Low-gain antennas are often used in spacecraft as a backup to the high-gain antenna, which transmits a much narrower beam and is therefore susceptible to loss of signal.

Mobile phone

cell phonemobile phonesmobile
Cellular repeaters often make use of external directional antennas to give a far greater signal than can be obtained on a standard cell phone.

Satellite television

satellitedirect broadcast satellitesatellite TV
Satellite Television receivers usually use parabolic antennas.

Wavelength

wavelengthswave lengthsubwavelength
For long and medium wavelength frequencies, tower arrays are used in most cases as directional antennas.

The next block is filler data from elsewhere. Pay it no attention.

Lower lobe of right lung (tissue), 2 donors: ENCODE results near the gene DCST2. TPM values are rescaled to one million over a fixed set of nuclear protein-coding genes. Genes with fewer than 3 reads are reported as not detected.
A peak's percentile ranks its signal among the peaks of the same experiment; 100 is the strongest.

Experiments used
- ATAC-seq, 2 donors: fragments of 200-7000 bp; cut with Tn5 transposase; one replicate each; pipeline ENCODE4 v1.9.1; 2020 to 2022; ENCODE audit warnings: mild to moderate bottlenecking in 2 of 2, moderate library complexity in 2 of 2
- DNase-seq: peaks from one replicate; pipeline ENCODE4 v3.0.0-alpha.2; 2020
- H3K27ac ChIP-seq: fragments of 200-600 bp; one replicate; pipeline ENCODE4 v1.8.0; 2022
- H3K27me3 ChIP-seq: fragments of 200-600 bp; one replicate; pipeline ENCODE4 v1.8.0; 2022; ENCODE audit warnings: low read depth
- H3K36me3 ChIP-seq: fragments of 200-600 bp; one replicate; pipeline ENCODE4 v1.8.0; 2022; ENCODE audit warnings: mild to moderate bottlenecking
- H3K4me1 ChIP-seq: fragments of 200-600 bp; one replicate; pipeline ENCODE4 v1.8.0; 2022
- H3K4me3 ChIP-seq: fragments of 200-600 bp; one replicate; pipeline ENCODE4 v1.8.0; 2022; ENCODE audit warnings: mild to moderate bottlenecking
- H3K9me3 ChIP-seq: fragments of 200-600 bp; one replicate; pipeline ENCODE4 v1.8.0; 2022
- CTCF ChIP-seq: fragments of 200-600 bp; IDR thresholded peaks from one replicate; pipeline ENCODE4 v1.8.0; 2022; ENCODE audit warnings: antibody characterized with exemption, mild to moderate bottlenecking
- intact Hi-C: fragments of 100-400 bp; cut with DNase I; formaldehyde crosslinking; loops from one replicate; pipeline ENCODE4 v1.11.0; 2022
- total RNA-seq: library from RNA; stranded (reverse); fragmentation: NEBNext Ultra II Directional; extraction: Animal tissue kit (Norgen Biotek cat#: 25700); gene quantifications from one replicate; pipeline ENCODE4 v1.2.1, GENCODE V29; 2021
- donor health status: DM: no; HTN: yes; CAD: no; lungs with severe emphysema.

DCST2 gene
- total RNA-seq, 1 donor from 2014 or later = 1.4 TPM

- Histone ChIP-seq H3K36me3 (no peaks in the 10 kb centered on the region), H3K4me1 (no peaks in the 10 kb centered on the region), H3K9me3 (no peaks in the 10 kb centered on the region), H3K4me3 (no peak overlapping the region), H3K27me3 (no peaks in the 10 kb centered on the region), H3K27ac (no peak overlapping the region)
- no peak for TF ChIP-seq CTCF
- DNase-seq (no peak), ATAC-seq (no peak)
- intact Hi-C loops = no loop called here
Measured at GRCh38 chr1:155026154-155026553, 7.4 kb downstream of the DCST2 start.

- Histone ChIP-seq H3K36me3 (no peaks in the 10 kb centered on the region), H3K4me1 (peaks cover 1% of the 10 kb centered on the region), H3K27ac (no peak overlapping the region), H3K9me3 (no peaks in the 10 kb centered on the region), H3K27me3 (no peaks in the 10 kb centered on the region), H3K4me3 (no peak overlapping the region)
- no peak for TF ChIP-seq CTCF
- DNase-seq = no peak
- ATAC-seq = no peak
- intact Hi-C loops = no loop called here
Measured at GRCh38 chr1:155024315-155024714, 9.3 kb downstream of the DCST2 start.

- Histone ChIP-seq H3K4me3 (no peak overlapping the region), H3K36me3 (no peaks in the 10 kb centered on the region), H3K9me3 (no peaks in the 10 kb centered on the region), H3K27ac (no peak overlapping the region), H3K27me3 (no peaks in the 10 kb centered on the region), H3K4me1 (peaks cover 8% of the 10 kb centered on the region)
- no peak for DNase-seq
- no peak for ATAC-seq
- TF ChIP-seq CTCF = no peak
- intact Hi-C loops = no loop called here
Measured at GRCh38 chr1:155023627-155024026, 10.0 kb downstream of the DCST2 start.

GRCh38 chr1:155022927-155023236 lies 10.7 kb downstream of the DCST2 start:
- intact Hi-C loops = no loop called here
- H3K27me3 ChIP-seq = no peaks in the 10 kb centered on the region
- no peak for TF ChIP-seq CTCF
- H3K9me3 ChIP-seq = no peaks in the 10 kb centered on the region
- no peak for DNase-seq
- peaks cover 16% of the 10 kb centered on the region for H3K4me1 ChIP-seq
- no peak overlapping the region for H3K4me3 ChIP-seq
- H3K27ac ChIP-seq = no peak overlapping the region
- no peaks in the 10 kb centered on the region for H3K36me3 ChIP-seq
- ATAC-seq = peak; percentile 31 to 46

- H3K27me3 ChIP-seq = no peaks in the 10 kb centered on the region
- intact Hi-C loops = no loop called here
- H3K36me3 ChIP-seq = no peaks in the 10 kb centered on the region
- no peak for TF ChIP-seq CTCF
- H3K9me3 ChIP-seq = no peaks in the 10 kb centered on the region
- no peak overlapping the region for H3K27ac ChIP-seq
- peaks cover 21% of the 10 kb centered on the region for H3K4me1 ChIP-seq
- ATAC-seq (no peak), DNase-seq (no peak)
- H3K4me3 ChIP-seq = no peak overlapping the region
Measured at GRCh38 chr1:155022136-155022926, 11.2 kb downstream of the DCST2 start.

Frequency

frequenciesperiodperiodic
For long and medium wavelength frequencies, tower arrays are used in most cases as directional antennas.

Reciprocity (electromagnetism)

reciprocalreciprocityreciprocity theorem
Due to reciprocity, these two effects are equal—an antenna that makes a transmitted signal 100 times stronger (compared to an isotropic radiator) will also capture 100 times as much energy as the isotropic antenna when used as a receiving antenna.

Isotropic radiator

isotropic antennaisotropicisotropically
Antenna gain is often quoted with respect to a hypothetical antenna that radiates equally in all directions, an isotropic radiator. Due to reciprocity, these two effects are equal—an antenna that makes a transmitted signal 100 times stronger (compared to an isotropic radiator) will also capture 100 times as much energy as the isotropic antenna when used as a receiving antenna.